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Strain Demand in Areas of Mine Subsidence

[+] Author Affiliations
Fan Zhang, Ming Liu, Yong-Yi Wang

Center for Reliable Energy Systems, Dublin, OH

Zhifeng Yu, Lei Tong

China Petroleum Pipeline Engineering Corporation, Langfang, Hebei, China

Paper No. IPC2012-90641, pp. 391-401; 11 pages
  • 2012 9th International Pipeline Conference
  • Volume 4: Pipelining in Northern and Offshore Environments; Strain-Based Design; Risk and Reliability; Standards and Regulations
  • Calgary, Alberta, Canada, September 24–28, 2012
  • Conference Sponsors: International Petroleum Technology Institute, Pipeline Division
  • ISBN: 978-0-7918-4515-8
  • Copyright © 2012 by ASME


Mine subsidence is one of the major ground movement hazards for buried pipelines in regions of completed and ongoing mining activities. The strain demand under mine subsidence is evaluated for candidate pipes to be used in the construction of large-diameter and high-pressure long distance pipelines in China. Two typical subsidence forms were discussed.

1. One form is the sag/trough subsidence with large subsidence depth and area but continuous boundaries. The pipeline remains in the soil after the subsidence.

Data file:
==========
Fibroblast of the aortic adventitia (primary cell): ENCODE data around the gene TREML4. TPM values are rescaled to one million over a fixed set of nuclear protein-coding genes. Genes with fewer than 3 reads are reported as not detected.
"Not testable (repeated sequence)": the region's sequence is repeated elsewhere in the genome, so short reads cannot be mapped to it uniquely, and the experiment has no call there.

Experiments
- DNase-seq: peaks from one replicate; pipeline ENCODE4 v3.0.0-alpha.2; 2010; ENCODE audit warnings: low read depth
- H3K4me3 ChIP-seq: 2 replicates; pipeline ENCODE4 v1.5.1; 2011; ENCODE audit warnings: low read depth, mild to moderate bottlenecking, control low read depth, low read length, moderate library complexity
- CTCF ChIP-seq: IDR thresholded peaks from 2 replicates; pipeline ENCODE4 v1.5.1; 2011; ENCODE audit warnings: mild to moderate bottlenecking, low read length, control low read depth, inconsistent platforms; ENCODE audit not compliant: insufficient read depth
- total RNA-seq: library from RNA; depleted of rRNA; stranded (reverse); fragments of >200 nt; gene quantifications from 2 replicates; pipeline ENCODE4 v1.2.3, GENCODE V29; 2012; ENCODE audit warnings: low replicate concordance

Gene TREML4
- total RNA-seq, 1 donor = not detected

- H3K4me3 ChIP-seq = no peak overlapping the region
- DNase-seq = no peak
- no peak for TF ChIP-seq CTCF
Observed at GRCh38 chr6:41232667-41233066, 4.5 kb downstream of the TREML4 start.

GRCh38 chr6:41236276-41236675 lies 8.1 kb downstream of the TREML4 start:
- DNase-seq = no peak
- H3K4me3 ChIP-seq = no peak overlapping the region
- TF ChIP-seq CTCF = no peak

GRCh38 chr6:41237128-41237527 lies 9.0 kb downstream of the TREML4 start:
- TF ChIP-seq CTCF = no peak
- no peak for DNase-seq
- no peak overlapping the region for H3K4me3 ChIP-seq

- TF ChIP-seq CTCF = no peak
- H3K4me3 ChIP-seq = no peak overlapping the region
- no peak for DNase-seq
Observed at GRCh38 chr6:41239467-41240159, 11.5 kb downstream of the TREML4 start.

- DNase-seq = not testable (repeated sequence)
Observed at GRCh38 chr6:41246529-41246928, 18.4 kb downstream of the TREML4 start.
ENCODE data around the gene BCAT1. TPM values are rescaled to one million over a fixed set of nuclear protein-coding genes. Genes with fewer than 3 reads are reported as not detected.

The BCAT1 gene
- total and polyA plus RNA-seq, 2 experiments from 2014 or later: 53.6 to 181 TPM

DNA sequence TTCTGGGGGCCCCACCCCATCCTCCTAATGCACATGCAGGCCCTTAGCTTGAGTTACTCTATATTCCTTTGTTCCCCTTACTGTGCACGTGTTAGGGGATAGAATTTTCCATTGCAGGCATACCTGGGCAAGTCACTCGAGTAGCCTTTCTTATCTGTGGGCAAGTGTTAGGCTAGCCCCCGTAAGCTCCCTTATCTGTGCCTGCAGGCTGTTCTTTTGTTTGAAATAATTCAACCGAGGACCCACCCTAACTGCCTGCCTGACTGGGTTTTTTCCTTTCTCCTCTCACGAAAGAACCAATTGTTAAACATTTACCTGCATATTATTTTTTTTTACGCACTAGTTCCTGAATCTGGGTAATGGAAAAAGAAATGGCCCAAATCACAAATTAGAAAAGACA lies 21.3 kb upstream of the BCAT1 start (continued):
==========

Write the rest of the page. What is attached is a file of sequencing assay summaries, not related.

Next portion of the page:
2. The other form is the pit subsidence with small subsidence depth and area but more severe discontinuous boundaries. The pipeline may be suspended above the ground surface in the subsidence hole after the subsidence.

For purposes of this research, the strain demand analysis was conducted with the commercial finite element analysis package ABAQUS®. The PIPE and ELBOW elements were selected to simulate the pipeline and the ASCE spring model was selected to determine the interaction between the pipeline and surrounding soil. The general consideration of the loads on pipeline in subsidence analysis is described. The results show that the pipeline experiences the most severe deformation during the discontinuous pit subsidence. The strain demands are compared with the pipe strain capacity in a companion paper to investigate the integrity of the pipeline.

Copyright © 2012 by ASME



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